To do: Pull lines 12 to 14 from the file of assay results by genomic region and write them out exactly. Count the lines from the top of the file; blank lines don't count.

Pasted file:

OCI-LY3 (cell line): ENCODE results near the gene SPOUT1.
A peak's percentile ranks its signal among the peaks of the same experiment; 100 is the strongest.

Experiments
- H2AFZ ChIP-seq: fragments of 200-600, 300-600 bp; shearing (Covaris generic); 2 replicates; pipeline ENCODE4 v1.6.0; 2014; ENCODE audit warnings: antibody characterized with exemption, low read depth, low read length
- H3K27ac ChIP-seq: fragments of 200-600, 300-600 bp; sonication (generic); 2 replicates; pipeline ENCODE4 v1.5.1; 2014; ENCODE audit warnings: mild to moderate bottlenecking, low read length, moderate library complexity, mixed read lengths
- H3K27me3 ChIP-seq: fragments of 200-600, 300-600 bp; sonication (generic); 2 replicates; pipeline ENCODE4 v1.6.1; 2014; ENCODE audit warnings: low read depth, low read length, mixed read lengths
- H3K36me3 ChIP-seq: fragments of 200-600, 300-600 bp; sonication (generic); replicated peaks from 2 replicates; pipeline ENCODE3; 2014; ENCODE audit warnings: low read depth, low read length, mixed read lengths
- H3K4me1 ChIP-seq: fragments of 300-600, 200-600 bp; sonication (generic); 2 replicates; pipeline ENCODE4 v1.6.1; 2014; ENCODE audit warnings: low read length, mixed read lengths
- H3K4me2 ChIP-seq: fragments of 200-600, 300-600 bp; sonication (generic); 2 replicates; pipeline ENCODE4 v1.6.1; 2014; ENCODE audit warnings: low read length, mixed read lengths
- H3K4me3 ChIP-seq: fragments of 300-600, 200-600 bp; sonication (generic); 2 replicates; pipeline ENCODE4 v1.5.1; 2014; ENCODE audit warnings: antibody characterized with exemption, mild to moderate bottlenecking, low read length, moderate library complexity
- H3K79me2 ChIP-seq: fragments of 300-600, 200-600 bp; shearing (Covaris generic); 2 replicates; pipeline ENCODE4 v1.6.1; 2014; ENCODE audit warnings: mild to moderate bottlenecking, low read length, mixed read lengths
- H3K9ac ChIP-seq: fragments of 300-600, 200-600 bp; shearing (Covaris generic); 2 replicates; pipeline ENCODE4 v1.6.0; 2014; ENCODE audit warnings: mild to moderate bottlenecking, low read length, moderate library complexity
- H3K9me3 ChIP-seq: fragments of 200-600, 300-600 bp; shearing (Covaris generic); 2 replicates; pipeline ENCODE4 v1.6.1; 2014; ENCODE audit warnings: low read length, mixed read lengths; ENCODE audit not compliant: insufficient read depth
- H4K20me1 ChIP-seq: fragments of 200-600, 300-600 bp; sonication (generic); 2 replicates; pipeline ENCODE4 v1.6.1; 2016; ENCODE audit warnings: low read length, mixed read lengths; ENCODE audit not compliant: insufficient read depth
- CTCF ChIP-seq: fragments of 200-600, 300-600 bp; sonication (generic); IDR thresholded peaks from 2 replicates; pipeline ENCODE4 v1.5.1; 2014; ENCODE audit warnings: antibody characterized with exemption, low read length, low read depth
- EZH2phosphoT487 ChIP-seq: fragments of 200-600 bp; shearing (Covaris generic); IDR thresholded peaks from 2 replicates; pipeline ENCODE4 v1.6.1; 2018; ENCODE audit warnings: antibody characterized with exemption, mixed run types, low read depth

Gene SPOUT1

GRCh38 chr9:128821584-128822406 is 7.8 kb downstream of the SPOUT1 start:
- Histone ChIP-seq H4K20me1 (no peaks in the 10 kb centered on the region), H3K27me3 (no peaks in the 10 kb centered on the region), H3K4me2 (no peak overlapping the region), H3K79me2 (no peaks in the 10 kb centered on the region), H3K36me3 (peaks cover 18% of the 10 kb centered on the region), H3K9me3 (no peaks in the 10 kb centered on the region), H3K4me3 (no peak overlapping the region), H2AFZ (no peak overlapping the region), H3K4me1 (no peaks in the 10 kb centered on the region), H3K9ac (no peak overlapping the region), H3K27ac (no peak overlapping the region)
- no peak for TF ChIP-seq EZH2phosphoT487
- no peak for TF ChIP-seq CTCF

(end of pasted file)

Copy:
- H3K9ac ChIP-seq: fragments of 300-600, 200-600 bp; shearing (Covaris generic); 2 replicates; pipeline ENCODE4 v1.6.0; 2014; ENCODE audit warnings: mild to moderate bottlenecking, low read length, moderate library complexity
- H3K9me3 ChIP-seq: fragments of 200-600, 300-600 bp; shearing (Covaris generic); 2 replicates; pipeline ENCODE4 v1.6.1; 2014; ENCODE audit warnings: low read length, mixed read lengths; ENCODE audit not compliant: insufficient read depth
- H4K20me1 ChIP-seq: fragments of 200-600, 300-600 bp; sonication (generic); 2 replicates; pipeline ENCODE4 v1.6.1; 2016; ENCODE audit warnings: low read length, mixed read lengths; ENCODE audit not compliant: insufficient read depth